St. Louis Beacon

Election officials sift through 198 provisional votes in tight 24th District race

The St. Louis County Election Board’s Democratic elections director Joe Donahue takes issue with reports that some Washington University students were improperly denied provisional ballots when they showed up at a polling place that serves the campus’ South 40 dorms. The account he had received from all the poll workers, said Donahue, “totally contradicted” what the students said earlier to the news media. Link to Article

St. Louis Beacon

City parks and sidewalks play a role in health disparities

A research team from St. Louis and Washington universities is exploring whether St. Louis area parks encourage physical activity. One program that helps residents find safe places to exercise is the Monsanto YMCA, where Dr. Consuelo Wilkins, an associate professor at Washington University Medical School, hosts a popular physical education program for what is said to be the largest group of African-American elderly in the nation. Her goal, she says, is to show these older adults that aging and illness don’t have to go hand in hand. Link to Article See also The Architects Newspaper Blog

News in higher education

St. Louis Post-Dispatch

Professor causes gun scare

A campus-wide alert about a gunman at the University of Missouri-St. Louis on Tuesday morning turned out to have been caused by a long-time history professor carrying two antique muskets on an elevator in Lucas Hall, officials said. They were for use as props for a lecture. Police emailed a warning about 11:28 a.m. and canceled it about 11:40 p.m., spokesman Bob Samples said. Link to Article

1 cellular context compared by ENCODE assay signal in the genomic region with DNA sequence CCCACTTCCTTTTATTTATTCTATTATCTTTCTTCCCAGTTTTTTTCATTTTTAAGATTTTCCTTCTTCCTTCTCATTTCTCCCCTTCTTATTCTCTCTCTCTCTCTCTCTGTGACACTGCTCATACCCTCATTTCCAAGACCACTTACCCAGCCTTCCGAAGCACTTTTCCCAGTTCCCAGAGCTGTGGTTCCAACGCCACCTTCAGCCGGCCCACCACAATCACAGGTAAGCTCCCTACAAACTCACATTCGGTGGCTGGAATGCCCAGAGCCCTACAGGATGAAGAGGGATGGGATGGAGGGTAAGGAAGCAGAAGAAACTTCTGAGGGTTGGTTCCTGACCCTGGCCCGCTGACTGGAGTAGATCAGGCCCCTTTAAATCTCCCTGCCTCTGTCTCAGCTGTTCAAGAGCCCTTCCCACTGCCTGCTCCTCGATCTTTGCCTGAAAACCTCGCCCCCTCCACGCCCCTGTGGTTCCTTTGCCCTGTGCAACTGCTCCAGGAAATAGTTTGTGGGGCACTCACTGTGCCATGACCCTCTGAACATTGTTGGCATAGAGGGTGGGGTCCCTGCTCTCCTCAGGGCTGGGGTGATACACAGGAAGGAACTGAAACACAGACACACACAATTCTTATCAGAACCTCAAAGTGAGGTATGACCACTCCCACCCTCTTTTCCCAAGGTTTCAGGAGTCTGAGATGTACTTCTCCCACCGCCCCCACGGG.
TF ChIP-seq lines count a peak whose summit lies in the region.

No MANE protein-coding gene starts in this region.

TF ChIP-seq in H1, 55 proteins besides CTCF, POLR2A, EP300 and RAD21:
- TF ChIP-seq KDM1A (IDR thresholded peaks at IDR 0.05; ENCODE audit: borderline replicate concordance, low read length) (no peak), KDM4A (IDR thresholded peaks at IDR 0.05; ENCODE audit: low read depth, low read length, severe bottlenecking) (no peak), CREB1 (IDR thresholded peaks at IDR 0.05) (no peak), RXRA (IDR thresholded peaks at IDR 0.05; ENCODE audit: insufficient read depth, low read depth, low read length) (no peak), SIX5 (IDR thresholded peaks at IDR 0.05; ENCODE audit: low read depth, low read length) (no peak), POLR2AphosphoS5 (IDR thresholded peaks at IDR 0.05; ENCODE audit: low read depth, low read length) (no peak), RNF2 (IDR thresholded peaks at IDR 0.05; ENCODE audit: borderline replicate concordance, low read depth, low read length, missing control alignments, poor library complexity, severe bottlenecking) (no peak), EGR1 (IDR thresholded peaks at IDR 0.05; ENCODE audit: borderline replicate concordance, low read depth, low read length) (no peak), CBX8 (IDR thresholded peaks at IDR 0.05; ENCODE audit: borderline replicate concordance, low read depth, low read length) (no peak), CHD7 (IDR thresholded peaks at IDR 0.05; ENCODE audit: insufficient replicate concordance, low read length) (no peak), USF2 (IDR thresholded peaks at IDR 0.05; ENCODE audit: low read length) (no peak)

USA Today

NIH chief warns of research grant shortfalls


National Institutes of Health (NIH) chief Francis Collins warned scientists of slimmer federal budgets ahead, suggesting that biomedical researchers could see their odds next year of winning a funding grant drop to 10%. Speaking at the American Society of Human Genetics meeting, Collins discussed a coming era of personalized medicine, and challenges facing the $31 billion NIH, the leading funder of basic disease research. Link to Article

Boston Globe

Colleges aim to revive the humanities


At college campuses around the world, the humanities are hurting. Students are flocking to majors more closely linked to their career ambitions. Grant money and philanthropy are flowing to the sciences. And university presidents are worried about the future of subjects once at the heart of a liberal arts education. Link to Article

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The Chronicle of Higher Education
Inside Higher Ed
University Business